In a matter of minutes, which at the time seemed like an hour, the small battle subsided and the TL directed the Team to move up to assess the results. At that point what moments before was a killing zone became a hospital zone as the Team did everything possible to save the life of their determined opponent. All attempts failed as the courageous VC had sustained a fatal chest wound. Further examination of the ambush site revealed a blood trail leading off into the bush indicating that the first VC was not as fortunate as first thought. An attempt to track the wounded VC failed as a typical afternoon downpour washed away the trail.

At that point Echo Recon returned to secure the LZ for the extraction of the Ranger Team. As we sat and talked one of the Team members was casually poking around in the dirt with his Kabar and happened upon a spent round, a quick glance around revealed that we were sitting in a direct line with our ambush position and the kill zone, the assumption was that the slug was from the M-1. Many times I have wondered what the chances were of finding that slug in the dirt. Is there a chance that the Ranger Team member was having some fun and messing with my mind? To this day I don’t know the answer to that question.


And now…….. the rest of the story:

Unbeknownst to me at the time was the fact that before my tour was completed I would become one of “those guys”.

In an effort to raise the performance level of the unit our new Platoon Leader felt that additional training was in order. Being a young aggressive First Lt. with stateside Ranger Training his first choice for our additional training was the in-country course at, you guessed it, H Company.

SSG. Al Rapp and myself were chosen to be the first to attend and reported for training on 4 Oct. 1970. Having been in the boonies for most of our five months in country we were unaccustomed to the harassment but fully recognized the value of the training and were determined to successfully complete the course.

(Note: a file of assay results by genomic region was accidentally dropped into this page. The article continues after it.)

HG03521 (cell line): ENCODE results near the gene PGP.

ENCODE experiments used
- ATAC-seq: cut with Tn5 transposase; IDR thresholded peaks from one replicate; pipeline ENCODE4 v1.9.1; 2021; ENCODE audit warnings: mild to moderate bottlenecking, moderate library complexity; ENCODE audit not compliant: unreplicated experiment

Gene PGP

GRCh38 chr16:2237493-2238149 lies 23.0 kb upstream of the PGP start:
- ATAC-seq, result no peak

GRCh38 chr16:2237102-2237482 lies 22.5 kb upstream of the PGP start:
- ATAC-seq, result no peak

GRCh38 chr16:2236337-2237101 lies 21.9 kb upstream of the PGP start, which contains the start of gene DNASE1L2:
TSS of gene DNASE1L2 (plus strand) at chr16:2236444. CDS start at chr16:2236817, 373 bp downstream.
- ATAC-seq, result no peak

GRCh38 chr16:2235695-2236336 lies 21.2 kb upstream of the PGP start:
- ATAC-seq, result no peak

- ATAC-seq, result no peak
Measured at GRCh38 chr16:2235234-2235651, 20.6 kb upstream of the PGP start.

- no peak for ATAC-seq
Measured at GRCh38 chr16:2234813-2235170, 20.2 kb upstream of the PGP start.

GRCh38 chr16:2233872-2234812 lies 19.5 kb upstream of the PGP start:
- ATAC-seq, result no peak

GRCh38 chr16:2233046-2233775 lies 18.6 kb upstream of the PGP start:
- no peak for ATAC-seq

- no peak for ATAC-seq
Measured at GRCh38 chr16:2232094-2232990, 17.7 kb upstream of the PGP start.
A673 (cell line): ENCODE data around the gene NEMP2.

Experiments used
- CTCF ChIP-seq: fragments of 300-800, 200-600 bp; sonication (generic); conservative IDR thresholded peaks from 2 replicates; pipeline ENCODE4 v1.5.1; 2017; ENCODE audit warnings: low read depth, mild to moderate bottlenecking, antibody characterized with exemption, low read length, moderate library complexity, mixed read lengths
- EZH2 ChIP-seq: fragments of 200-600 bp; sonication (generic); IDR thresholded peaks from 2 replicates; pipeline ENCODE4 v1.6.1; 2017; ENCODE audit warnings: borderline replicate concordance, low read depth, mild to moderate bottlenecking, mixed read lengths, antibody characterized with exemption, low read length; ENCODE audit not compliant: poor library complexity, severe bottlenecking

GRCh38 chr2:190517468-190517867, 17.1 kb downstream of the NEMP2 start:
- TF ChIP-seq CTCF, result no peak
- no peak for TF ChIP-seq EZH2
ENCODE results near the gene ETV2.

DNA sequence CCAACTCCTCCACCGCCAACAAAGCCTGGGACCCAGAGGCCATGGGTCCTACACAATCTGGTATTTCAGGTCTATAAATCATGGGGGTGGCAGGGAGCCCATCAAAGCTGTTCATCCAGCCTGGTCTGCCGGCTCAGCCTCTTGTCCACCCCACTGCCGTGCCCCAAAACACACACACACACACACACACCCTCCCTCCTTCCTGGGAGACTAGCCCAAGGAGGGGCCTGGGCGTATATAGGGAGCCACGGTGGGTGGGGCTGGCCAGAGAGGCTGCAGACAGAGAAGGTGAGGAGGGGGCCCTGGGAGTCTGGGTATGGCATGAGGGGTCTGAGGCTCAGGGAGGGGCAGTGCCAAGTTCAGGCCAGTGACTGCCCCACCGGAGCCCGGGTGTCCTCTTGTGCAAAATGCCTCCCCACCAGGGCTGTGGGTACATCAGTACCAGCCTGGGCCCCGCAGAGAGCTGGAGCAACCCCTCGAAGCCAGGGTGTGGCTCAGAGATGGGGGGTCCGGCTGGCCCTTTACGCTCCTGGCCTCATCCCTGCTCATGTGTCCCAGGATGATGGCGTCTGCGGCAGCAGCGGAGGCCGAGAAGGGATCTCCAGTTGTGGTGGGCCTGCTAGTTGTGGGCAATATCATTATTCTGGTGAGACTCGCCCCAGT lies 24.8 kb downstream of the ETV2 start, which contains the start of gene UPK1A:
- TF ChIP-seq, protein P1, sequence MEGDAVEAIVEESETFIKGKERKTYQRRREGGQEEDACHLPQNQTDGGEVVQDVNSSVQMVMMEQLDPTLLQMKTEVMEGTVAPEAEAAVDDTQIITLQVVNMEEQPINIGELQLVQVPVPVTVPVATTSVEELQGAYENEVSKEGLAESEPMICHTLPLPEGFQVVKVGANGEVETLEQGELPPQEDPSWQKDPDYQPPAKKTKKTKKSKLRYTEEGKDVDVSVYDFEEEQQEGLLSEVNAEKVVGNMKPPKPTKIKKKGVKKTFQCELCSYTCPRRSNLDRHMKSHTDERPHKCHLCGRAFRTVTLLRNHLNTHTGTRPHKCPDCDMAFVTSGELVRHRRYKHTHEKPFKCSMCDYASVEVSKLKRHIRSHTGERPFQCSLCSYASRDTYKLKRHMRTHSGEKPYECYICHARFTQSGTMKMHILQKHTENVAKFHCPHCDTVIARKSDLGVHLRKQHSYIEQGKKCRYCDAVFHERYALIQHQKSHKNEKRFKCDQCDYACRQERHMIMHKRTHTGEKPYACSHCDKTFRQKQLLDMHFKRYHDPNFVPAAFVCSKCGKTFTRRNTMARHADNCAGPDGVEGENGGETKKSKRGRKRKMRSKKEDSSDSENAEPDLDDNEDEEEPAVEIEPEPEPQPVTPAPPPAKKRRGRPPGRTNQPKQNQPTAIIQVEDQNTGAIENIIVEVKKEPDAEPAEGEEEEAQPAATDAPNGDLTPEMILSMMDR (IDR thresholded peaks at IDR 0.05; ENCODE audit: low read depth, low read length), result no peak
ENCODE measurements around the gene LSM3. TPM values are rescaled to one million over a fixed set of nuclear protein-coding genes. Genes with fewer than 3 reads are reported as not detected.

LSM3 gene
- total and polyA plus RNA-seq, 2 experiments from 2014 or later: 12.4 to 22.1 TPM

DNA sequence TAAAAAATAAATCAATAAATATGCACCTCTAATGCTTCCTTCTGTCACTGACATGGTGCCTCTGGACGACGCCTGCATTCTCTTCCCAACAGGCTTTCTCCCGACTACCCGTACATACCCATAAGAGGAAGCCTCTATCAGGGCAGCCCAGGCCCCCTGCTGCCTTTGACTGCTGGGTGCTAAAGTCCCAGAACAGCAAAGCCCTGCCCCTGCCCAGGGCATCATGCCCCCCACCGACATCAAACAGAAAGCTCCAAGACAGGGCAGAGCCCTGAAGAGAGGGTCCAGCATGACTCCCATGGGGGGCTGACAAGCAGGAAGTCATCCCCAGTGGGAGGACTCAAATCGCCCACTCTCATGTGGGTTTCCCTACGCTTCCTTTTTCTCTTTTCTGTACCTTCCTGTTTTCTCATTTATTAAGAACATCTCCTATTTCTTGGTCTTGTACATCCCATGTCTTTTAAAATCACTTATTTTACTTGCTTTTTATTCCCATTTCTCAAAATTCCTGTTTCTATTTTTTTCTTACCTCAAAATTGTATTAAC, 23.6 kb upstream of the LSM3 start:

After completing the course and the required training missions we had developed a strong appreciation for the small unit tactics and more so for the professionalism and dedication of the men of H Co. and discussed requesting transfers to the unit. In addition to our respect for the unit, rumor had it that the 2/5 was scheduled to stand-down, which would result in the dismantling of Echo Recon. The demise of Echo would undoubtedly result in its members being reassigned, many to line companies. We reflected back on the “stay behind” mission and concluded that if the enemy could easily track the movements of a twenty man Recon unit what chance did a large line company have of operating undetected. Besides, we did not feel that our 11F40 (recon/intelligence) MOS would best be utilized serving with a line unit. The pros far out weighed the cons and we requested the transfers.

As we all know nothing happens quickly in the military and Al and I returned to the Recon Platoon on 7 Dec. 1970 to anxiously awaited word on the transfers. Long story short, my transfer was approved, Al’s unfortunately was denied. While disappointed that Al would be staying behind I looked forward to returning to H. Co. and reported on 14 Jan. 1971 to proudly complete my tour as one of “those guys”.

Upon returning I was saddened to learn that Omer Carson, my first TL, had been killed in action on 7 Dec. 1970. Omer was one of the many warriors of H. Co. whose dedication, loyalty and soldiering skills played a large part in my decision to volunteer to return to the unit. I think of him often.

Pop Quiz:
Who were the team members on the stay behind mission? No seriously…. who were they, I don’t remember.

By Glen McCrary